18 July 2020

It is indeed our dam – GERD the pacifier and pride of Ethiopians

Ethiopia, the land of origins, as Ethiopians often call it, is a landlocked country with lots of untouched and unused natural resources. It has got lots of rivers and water resources, but it is yet to use one of its biggest, the Blue Nile – Abay River as Ethiopia has just finalised building the largest hydroelectric plant in Africa called the Grand Ethiopian Renaissance Dam - GERD.

GERD is expected to change the lives of millions in Ethiopia and countries in East and horn of Africa once fully functional. It will indeed be a game changer and bring Ethiopia out of poverty. It is going to be crucial for Ethiopia’s economic growth and its path towards prosperity. More than 60 million Ethiopians will have access to basic electricity. It will also bring investments in different sectors including tourism, fisheries, and water transport. It is expected to reduce risk of flood in the Sudan. Despite all the promising benefits of the GERD, there is still a lot to do to see all these into practice.

Agreement with upstream countries, Sudan, and Egypt on a fair and equitable share of the Nile River should be reached at in the not too-distant-future. Ethiopia has always been ready for that, but the much sought and expected agreement could not be reached at straightforwardly as the upstream countries seem to be stuck in their colonial era agreements of 1929 and 1959 and the benefits the old and outdated agreement grants them, especially to Egypt.  In this day and age, it is unreasonable and injudicious of the upstream countries to expect Ethiopia to agree to a monopoly over the Nile waters based on the colonial era agreements signed among Egypt, Sudan and Britain, to which Ethiopia is not a signatory. Ethiopia has no intention of hurting any country but has clear, legitimate and moral demands here. Honourable use of its water resources. Equitable share of Nile waters. Respecting Ethiopia’s sovereign rights. Meeting its developmental needs and thriving together with others including upstream countries. In general terms, it is all about Mutual Benefits, Reciprocity, and Sovereign Equality. This is 21st century, where we are interdependent on one-another and should cooperate; but that cooperation should be mutually sought based on mutual interests. It is not time for one side wins all and others remain bystanders.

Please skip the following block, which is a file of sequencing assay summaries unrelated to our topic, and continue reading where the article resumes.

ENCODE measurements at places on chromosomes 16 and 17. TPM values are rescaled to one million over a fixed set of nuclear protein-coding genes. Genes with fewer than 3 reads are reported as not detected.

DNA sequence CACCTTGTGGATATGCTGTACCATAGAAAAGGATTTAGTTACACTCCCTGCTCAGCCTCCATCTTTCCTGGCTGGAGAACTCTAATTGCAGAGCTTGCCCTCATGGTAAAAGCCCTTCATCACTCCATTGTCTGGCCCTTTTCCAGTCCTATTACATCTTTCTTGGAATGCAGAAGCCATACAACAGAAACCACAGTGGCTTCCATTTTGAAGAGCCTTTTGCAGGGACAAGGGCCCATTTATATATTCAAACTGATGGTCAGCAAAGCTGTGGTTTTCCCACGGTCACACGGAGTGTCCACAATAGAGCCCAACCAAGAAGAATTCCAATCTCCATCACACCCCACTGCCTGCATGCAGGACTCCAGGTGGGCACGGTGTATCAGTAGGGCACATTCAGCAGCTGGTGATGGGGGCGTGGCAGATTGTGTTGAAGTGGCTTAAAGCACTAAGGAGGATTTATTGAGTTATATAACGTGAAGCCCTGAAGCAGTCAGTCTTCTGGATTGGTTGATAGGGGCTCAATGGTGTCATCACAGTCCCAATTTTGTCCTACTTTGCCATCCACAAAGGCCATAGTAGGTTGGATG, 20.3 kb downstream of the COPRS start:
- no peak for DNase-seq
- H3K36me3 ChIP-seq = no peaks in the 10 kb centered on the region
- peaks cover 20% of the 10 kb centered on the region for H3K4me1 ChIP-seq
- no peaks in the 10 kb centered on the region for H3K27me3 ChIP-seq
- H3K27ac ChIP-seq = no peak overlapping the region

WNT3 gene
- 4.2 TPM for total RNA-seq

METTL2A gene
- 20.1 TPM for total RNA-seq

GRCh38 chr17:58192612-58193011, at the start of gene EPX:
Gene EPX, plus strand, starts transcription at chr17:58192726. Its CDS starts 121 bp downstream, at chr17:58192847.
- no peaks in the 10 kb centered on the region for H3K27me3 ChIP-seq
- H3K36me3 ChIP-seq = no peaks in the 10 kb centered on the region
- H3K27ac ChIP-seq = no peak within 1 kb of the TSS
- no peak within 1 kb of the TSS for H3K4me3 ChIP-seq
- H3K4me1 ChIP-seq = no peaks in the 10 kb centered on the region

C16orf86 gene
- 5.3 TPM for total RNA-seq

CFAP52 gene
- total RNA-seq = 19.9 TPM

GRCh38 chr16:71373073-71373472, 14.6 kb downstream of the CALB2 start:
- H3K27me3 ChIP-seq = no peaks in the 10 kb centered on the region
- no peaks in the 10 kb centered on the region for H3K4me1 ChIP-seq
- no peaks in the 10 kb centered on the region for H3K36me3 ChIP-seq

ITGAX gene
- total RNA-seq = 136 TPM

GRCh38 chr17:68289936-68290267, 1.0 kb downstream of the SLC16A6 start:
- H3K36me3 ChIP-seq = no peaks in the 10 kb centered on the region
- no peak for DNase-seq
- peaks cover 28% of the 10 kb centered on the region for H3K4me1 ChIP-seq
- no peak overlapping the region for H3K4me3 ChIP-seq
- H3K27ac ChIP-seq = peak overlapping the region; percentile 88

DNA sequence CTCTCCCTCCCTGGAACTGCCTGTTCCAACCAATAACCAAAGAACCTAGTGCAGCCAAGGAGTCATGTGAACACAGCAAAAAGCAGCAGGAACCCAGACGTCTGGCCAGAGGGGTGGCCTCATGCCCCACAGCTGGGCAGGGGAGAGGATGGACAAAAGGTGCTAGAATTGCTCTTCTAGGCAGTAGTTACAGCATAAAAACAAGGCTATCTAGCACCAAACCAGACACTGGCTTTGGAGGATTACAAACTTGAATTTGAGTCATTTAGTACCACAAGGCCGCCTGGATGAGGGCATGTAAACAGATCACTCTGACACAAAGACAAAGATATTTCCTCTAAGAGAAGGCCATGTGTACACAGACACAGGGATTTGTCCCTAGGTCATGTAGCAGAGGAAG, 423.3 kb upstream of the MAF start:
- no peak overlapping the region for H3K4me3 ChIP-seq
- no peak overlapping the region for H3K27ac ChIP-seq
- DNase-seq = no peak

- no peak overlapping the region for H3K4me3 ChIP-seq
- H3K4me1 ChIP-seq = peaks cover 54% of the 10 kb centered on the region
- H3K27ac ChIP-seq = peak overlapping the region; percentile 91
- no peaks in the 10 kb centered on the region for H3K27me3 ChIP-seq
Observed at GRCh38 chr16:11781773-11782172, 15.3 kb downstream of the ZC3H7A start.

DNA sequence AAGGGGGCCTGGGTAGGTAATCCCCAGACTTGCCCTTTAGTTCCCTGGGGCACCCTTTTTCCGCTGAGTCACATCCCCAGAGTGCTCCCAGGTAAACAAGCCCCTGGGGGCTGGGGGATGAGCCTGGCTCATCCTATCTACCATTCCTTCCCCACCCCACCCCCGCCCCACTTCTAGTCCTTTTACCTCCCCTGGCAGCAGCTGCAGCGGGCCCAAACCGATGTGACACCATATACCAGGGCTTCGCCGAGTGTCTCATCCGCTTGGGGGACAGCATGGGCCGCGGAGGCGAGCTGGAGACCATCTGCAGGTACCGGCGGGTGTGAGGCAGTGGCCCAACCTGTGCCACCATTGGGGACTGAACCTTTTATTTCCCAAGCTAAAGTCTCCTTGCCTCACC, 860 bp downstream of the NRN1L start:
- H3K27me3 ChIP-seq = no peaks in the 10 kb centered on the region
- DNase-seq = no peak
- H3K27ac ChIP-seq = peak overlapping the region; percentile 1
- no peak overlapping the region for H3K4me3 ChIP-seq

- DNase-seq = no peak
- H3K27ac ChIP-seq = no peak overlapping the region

For Ethiopians GERD is a pacifier. It is a sign of national pride that brings Ethiopians together. In fact, their pride has many reasons. More than anything else, Ethiopians have made financial sacrifices. The  cost of the dam, which is estimated to be more than $5billion has been largely covered by Ethiopians and friends of Ethiopia.  Hence there is a sense of ownership of the biggest developmental work Ethiopia has undertaken. GERD is a unifier and has almost no political boundaries amongst Ethiopians. For Ethiopians both in Ethiopia and the diaspora, GERD is more than a project. It is more than a political interest. It is about belongingness. It is about the Ethiopian identity.

The social media campaign by Ethiopians and friends of Ethiopia under the hashtag #ItsMyDam brought together activists, experts, politicians, commentators and those in love with the land of origins. Here are a few posts on twitter globally including one from the wonderful and creative Anna Chojnicka
The Campaign also brought the attention of international media, here is one from Turkish TV
The time is now for an agreement and equitable share of the Nile waters. It is all about good will, which Ethiopia has in abundance. Time for compromise and agreement as we have past the one party wins all era. The GERD - the unifier is at its important milestone. Ethiopia is determined, ready and willing. Better days ahead for all of us.

Time to Get Out and Vote – Democracy in Action

  United Kingdom goes to the polls on July 4th.  Since the election was called by British Prime Minister Rishi Sunak, I have had the opportu...